Braddon by-election, 2018

Cause of by-election
Sitting Labor MP Justine Keay resigned on May 10, 2018, due to her being a dual citizen at the time of nomination for the 2016 election, after the High Court clarified the constitutional requirements on May 9, 2018.

Margin – ALP 2.2%

Braddon covers the West Coast and North-West of Tasmania, including the islands to Tasmania’s northwest. The seat covers West Coast, Burnie, Central Coast, Circular Head, Devonport and Waratah/Wynyard councils along with part of Latrobe council. It also covers King Island. The seat’s largest centres are the towns of Devonport and Burnie.

The seat of Braddon was created in 1955 when the existing Divison of Darwin was renamed. The seat of Darwin was created in 1903 for the first election with single-member electorates in Tasmania, and has always been a northwestern electorate. The seat of Darwin/Braddon has been largely dominated by conservative parties, with Labor holding the seat for 37 of the seat’s first 104 years up to 2007.

The seat was first won by the ALP’s King O’Malley, who held the seat until 1917. O’Malley is best-known for his service as Minister for Home Affairs under Andrew Fisher which saw him take responsibility for choosing the site and town plan for Caberra. He was also largely responsible for the Americanised spelling of the name of the Australian Labor Party. He was strongly anti-conscriptionist and his term as a minister ended when the ALP split, with Billy Hughes joining with the Liberals to form the new Nationalist government. At the 1917 election, O’Malley was narrowly defeated by a Nationalist candidate, and the Nationalist parties and its successors held the seat for the next forty years, with the exception of a single term in 1922 when the seat was held by the nascent Country Party.

The most prominent MP to represent Darwin during this period was Enid Lyons, widow of former Prime Minister Joseph Lyons, who was the first woman elected to the House of Representatives in 1943 and held the seat until the 1951 election.

After the seat was renamed Braddon in 1955, the ALP won the seat back in 1958. Ron Davies held the seat for the ALP up to the post-dismissal election in 1975, when he was defeated by the Liberal Party’s Ray Groom, who held the seat until 1984. He went on to enter state politics and was Premier from 1992 to 1996. Chris Miles succeeded Groom in Braddon and held the seat for the Liberal Party up to the 1998 election, when he was defeated by Sid Sidebottom.

Sidebottom held the seat for the ALP from 1998 to 2004, when he lost the seat to Liberal Mark Baker in a backlash against Mark Latham’s forestry policies.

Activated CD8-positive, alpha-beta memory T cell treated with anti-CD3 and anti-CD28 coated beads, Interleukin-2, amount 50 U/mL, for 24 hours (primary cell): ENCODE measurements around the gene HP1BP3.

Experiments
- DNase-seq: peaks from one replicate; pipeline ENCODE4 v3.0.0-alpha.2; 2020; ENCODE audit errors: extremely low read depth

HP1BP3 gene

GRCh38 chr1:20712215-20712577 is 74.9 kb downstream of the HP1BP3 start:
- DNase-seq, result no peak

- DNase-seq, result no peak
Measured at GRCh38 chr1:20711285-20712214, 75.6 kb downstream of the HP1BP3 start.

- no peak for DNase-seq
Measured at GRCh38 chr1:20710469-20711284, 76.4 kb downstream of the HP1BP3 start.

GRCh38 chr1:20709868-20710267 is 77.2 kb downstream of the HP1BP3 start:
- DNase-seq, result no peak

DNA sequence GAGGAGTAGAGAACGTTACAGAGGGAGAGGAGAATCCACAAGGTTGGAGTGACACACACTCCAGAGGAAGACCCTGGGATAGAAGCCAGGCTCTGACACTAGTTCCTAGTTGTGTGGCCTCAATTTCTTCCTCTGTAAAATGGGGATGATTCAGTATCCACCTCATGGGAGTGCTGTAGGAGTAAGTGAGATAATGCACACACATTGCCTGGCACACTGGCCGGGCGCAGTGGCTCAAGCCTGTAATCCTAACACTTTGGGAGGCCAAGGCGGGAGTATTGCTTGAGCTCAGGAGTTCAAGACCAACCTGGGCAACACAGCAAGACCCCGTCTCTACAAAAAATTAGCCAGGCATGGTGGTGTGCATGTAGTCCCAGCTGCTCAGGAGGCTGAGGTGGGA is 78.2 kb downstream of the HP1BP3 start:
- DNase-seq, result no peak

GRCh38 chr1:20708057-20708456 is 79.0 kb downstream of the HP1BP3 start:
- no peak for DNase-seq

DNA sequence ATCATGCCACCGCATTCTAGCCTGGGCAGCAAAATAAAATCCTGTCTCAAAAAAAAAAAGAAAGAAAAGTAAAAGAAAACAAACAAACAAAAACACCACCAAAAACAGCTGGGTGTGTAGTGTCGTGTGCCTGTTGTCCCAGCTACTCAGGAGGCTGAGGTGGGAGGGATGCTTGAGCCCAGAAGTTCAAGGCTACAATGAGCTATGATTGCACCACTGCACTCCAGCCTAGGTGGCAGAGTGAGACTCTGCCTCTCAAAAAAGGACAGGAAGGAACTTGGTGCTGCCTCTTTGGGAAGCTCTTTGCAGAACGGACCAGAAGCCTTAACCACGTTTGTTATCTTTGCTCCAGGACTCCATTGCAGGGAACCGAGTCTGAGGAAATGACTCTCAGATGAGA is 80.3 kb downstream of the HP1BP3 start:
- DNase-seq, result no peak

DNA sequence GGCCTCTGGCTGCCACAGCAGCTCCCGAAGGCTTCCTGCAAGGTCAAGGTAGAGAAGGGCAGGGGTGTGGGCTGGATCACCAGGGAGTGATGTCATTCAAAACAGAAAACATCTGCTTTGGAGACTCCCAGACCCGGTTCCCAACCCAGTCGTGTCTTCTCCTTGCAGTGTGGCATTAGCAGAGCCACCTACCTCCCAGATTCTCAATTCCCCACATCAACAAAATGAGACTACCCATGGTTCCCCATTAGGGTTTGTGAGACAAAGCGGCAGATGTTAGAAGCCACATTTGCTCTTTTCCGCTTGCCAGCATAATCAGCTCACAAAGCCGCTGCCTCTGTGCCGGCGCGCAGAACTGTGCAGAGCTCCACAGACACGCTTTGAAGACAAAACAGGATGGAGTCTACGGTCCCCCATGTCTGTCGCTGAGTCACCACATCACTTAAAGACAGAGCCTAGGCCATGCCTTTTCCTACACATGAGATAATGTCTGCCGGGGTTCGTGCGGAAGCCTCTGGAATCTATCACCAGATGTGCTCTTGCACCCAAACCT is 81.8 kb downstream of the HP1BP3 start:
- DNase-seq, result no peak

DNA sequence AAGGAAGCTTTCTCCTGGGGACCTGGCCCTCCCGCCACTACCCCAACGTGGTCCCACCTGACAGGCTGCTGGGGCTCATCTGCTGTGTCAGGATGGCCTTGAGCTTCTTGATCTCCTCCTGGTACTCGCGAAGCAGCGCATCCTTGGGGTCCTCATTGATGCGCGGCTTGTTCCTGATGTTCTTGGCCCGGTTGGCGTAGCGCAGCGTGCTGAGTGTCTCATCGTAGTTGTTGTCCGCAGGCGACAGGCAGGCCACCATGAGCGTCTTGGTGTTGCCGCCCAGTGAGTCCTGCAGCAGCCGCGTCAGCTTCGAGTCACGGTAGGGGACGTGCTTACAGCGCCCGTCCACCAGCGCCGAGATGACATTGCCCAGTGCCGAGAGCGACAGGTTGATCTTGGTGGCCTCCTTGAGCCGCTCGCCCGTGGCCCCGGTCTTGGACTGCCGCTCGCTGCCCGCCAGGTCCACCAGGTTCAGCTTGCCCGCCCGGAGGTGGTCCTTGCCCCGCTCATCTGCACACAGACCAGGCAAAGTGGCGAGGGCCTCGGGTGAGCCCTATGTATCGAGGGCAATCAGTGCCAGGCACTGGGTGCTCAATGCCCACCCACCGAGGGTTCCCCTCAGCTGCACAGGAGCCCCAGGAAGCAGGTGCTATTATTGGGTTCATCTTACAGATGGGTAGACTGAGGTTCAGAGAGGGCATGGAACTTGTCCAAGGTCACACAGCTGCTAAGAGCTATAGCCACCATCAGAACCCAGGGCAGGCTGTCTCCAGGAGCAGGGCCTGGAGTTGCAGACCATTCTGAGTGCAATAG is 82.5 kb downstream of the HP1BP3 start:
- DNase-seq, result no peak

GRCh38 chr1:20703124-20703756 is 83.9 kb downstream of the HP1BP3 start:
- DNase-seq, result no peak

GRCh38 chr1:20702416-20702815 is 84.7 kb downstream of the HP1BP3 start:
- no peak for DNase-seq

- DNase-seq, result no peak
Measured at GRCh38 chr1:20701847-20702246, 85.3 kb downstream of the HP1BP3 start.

Sidebottom regained the seat in 2007, and was re-elected in 2010.

In 2013, Liberal candidate Brett Whiteley defeated Sidebottom with a 10% swing, but he lost in 2016 to Labor’s Justine Keay.


  • Jarrod Edwards (Greens)
  • Brett Neal (Shooters, Fishers and Farmers)
  • Donna Gibbons (Independent)
  • Joshua Boag (Liberal Democrats)
  • Brett Whiteley (Liberal)
  • Craig Garland (Independent)
  • Bruno Strangio (People’s Party)
  • Justine Keay (Labor)

Braddon is a marginal seat and could be in play, if the Liberal Party decide to contest the seat. The area is also the best part of Tasmania for Jacqui Lambie, although she seems unlikely to stand.

2016 result

Brett Whiteley Liberal 26,84141.5-5.4
Justine Keay Labor 25,89840.0+2.5
Scott Jordan Greens 4,3586.7+1.6
Glen SaltmarshRecreational Fishers3,7015.7+5.7
Joshua BoagLiberal Democrats1,3802.1+2.1
Clinton RiceRenewable Energy Party1,3432.1+2.1
Graham HodgeChristian Democratic Party1,1511.8+1.8

2016 two-party-preferred result

Justine Keay Labor 33,75952.2+4.8
Brett Whiteley Liberal 30,91347.8-4.8

Booth breakdown

Booths have been divided into six areas. Polling places in the Circular Head, Waratah/Wynyard and West Coast LGAs were divided into North West and South West. Polling places in Devonport and Latrobe council areas have been grouped into one group. Polling places in Burnie and Central Coast council areas have been grouped together separately.

Labor won a majority of the two-party-preferred vote in three out of six areas, ranging from 54.4% in Devonport-Latrobe to 61.3% in the south-west.

The Liberal Party polled a majority in the other three areas, ranging from 50.3% on the Central Coast to 63.8% on King Island.

Voter groupALP 2PP %Total votes% of votes
Central Coast49.711,65818.0
King Island36.27781.2
Other votes49.57,54310.4

Two-party-preferred votes in Braddon at the 2016 federal election

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Ben Raue is the founder and author of the Tally Room.If you like this post, please consider donating to support the Tally Room.